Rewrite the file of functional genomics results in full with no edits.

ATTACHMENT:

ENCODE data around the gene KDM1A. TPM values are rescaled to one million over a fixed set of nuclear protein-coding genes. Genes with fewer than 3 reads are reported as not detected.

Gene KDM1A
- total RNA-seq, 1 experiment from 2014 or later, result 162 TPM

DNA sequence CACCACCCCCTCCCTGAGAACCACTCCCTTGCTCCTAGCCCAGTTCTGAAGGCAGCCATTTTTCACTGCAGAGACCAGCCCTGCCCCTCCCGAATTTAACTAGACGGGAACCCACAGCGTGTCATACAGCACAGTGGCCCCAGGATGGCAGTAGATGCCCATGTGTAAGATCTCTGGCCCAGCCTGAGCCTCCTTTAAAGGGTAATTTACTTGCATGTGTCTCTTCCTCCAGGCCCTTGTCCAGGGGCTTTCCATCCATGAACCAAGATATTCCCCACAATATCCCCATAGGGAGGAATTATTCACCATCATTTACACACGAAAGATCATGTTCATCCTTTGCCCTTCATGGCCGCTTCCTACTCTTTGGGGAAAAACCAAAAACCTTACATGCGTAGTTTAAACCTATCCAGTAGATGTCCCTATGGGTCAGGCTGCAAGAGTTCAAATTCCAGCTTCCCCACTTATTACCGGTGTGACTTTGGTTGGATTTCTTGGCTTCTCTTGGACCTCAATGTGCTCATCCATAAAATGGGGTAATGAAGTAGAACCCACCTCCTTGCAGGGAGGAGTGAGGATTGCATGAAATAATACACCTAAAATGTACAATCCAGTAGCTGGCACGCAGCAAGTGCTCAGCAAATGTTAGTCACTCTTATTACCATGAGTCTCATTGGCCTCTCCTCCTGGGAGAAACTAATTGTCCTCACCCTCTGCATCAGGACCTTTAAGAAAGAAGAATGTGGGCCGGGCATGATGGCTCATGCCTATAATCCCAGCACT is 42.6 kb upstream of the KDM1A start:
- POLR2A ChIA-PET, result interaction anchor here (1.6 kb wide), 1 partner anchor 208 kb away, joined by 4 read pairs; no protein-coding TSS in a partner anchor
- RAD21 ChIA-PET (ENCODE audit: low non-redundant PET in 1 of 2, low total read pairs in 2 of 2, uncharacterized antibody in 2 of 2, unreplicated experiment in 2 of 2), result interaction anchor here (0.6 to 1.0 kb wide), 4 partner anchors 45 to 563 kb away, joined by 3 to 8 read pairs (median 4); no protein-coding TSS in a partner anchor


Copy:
ENCODE data around the gene KDM1A. TPM values are rescaled to one million over a fixed set of nuclear protein-coding genes. Genes with fewer than 3 reads are reported as not detected.

Gene KDM1A
- total RNA-seq, 1 experiment from 2014 or later, result 162 TPM

DNA sequence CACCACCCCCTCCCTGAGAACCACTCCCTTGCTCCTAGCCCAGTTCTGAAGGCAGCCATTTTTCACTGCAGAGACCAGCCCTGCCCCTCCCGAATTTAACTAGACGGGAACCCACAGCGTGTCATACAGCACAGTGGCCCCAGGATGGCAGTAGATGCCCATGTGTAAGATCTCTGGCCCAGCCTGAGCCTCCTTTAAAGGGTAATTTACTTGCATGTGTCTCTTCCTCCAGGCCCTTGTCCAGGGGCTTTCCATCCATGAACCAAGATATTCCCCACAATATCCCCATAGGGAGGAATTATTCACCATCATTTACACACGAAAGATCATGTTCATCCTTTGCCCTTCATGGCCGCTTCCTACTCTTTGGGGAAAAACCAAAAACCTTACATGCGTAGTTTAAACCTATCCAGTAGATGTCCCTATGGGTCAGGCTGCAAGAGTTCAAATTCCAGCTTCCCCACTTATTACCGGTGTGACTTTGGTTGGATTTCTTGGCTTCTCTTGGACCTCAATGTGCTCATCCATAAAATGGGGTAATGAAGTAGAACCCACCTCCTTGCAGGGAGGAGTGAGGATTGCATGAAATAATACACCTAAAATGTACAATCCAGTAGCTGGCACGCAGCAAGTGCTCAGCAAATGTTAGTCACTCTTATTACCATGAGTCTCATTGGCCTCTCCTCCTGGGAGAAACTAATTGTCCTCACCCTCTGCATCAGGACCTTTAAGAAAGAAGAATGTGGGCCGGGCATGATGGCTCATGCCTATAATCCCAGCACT is 42.6 kb upstream of the KDM1A start:
- POLR2A ChIA-PET, result interaction anchor here (1.6 kb wide), 1 partner anchor 208 kb away, joined by 4 read pairs; no protein-coding TSS in a partner anchor
- RAD21 ChIA-PET (ENCODE audit: low non-redundant PET in 1 of 2, low total read pairs in 2 of 2, uncharacterized antibody in 2 of 2, unreplicated experiment in 2 of 2), result interaction anchor here (0.6 to 1.0 kb wide), 4 partner anchors 45 to 563 kb away, joined by 3 to 8 read pairs (median 4); no protein-coding TSS in a partner anchor